Month: August 2019
I’m not a developer but was encouraged to try a one character change to some software. I felt that I couldn’t break too much so I did my first tiny change. Literally one character text edit. However, it was a bit scary so I’m just posting this to show the basic workflow. This assumes you already have a gitlab account and username and can log in.
1. Find it.
probably you found or someone sent you a link to where the code is and you are on the gitlab page and can see the line of code you’d like to change. If not, get there.
Also, make sure you’re on the right branch. I tried to click ‘edit’ but I was not allowed because I was not on the branch called ‘master’. Your branch that you can edit may have a different name but just be aware that you have to be on the authorized branch that accepts changes. the left side has ‘branches’ and you can look at them there and select the right one.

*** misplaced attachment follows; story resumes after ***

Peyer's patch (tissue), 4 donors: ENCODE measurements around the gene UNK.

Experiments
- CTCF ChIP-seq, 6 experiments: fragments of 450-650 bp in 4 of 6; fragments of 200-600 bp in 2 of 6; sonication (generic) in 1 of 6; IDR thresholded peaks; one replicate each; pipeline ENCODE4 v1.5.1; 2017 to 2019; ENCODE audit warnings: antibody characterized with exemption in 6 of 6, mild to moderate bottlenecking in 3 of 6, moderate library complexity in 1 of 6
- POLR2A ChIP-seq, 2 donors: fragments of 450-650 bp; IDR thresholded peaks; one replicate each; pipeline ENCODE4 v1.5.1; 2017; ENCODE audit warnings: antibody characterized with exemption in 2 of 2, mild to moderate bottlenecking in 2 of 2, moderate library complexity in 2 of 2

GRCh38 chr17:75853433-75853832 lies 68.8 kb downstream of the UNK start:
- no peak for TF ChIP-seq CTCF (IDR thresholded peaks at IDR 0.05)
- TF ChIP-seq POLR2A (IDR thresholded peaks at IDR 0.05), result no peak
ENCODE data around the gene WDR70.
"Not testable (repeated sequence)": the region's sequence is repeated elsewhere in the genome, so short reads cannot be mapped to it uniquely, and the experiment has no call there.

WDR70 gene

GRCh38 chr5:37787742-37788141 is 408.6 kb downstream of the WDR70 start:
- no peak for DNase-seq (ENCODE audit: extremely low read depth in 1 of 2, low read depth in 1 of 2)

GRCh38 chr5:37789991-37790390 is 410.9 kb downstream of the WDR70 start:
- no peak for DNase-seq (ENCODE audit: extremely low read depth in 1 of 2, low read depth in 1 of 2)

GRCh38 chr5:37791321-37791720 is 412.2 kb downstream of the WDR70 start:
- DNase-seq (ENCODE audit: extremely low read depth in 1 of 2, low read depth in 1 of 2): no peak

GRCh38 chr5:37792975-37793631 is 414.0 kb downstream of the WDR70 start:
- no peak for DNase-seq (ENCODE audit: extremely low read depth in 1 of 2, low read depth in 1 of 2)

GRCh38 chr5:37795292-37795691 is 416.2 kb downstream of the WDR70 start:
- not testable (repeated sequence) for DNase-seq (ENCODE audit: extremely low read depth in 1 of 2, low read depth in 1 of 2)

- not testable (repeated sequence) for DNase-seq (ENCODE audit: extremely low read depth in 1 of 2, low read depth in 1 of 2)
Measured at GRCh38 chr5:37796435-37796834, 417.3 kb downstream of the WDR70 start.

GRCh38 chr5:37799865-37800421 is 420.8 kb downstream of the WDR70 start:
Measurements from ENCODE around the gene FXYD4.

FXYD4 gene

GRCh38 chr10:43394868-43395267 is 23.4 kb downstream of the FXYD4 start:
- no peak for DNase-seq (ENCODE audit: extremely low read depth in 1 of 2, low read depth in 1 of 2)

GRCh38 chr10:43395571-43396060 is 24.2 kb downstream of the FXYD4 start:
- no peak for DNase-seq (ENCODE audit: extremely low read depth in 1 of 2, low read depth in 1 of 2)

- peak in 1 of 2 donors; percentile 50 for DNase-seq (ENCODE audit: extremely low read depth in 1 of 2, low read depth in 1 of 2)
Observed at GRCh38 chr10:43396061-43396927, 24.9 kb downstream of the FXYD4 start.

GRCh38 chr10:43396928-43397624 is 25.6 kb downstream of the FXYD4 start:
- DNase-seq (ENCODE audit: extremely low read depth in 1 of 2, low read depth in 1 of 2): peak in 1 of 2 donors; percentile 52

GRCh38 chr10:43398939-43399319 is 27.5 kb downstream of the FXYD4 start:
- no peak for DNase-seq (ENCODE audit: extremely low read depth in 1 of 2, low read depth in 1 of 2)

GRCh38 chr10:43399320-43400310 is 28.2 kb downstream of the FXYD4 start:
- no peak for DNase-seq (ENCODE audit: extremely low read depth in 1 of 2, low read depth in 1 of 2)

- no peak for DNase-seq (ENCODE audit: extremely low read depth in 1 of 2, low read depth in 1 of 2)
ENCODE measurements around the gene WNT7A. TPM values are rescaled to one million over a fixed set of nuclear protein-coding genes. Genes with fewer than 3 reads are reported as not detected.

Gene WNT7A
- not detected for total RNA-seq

2. Fork it
When you click ‘edit’ it seems to automatically force you to ‘fork’ the code. This makes sense. You wouldn’t want to disrupt the main code until the overseeing person has reviewed your changes and authorized them. So you ‘fork’ it and do your changes there. I think a fork is basically a copy/paste of the whole block of code for that file
3. Change it.
On the page where you change there is a box where you can comment. I was a bit worried about this but it wasn’t so bad. it’s just a comment box but it seems a bit more important than that. I put my personal comment about the change I made and then saved it.
4. Merge it.
Once you save the changes it becomes a ‘Merge Request’ also known as MR.
I think this part depends on how the project is set up. It might merge automatically into the main software or, it might require a ‘stamp of approval’. Regardless, once you send the MR it’s out of your hands unless you are the developer overseeing the project, also known as the ‘maintainer’.
Hopefully this helps someone else make their first change and thanks to the folks in free software who helped me do this!